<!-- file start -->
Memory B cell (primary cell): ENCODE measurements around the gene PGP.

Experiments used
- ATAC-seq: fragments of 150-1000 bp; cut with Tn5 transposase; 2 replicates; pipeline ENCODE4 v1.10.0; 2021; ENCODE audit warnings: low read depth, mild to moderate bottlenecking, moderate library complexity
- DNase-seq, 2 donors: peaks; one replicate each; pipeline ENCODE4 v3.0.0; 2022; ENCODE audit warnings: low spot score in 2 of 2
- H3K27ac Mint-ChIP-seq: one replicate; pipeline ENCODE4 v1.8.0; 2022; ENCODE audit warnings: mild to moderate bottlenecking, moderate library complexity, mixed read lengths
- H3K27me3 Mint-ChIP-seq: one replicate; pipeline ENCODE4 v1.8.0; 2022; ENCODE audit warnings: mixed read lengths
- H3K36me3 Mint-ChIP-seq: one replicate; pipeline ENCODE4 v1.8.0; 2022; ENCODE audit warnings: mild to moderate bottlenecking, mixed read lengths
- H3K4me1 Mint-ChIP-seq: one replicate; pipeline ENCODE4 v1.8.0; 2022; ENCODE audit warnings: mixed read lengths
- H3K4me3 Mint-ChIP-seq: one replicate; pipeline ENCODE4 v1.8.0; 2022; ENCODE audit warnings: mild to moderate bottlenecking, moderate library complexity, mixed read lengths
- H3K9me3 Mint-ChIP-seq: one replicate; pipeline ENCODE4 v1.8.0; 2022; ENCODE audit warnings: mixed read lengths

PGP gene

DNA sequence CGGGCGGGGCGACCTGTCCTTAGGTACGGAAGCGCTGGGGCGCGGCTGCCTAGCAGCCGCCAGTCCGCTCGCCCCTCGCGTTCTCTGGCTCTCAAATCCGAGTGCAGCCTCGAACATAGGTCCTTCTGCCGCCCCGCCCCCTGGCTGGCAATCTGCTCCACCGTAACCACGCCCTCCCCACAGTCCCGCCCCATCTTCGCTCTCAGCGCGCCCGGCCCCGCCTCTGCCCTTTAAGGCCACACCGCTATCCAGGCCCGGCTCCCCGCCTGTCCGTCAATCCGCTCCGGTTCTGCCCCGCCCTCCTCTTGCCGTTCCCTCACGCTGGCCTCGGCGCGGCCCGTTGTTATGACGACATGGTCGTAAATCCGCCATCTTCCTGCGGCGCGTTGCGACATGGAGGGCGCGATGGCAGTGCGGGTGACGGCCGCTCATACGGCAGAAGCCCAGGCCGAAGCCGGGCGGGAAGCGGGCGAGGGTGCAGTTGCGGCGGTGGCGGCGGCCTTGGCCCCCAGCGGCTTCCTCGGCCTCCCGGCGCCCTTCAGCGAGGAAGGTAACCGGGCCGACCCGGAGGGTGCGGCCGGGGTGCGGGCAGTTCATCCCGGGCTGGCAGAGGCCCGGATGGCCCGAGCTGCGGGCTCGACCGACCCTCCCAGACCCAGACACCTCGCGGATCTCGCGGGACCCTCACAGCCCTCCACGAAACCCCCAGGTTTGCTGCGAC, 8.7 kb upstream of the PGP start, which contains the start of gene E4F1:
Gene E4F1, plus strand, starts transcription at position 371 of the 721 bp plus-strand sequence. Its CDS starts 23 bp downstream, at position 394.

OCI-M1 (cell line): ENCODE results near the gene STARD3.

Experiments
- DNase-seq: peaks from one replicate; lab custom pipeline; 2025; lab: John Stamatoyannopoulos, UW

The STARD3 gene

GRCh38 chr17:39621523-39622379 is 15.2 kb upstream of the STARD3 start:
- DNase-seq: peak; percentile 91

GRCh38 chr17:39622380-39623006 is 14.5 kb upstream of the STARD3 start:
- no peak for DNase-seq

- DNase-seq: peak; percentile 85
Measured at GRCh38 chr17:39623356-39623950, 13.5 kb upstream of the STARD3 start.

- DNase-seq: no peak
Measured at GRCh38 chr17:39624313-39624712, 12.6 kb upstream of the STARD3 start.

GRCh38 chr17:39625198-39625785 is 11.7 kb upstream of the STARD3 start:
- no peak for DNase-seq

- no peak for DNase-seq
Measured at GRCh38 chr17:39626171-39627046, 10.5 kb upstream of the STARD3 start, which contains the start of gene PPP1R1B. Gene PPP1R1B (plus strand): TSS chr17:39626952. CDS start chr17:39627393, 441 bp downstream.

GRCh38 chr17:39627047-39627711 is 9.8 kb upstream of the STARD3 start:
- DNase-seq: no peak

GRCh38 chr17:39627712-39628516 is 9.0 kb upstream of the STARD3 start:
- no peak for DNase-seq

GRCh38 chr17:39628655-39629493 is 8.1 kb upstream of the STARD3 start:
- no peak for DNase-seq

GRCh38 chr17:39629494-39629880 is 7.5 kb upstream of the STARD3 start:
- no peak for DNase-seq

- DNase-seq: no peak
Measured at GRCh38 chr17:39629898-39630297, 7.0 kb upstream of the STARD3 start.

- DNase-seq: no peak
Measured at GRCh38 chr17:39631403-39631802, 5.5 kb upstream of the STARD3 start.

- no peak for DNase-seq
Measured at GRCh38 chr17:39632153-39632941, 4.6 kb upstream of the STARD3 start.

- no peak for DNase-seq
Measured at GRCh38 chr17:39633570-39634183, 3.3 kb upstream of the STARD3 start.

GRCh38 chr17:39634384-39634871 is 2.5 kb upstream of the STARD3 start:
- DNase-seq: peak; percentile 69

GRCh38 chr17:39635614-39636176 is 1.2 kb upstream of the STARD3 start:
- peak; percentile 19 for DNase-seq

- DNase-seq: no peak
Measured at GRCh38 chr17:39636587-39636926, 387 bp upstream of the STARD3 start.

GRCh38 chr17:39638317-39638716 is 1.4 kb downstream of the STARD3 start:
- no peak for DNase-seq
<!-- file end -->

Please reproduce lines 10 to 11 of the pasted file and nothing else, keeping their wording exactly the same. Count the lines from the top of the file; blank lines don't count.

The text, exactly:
- H3K9me3 Mint-ChIP-seq: one replicate; pipeline ENCODE4 v1.8.0; 2022; ENCODE audit warnings: mixed read lengths

PGP gene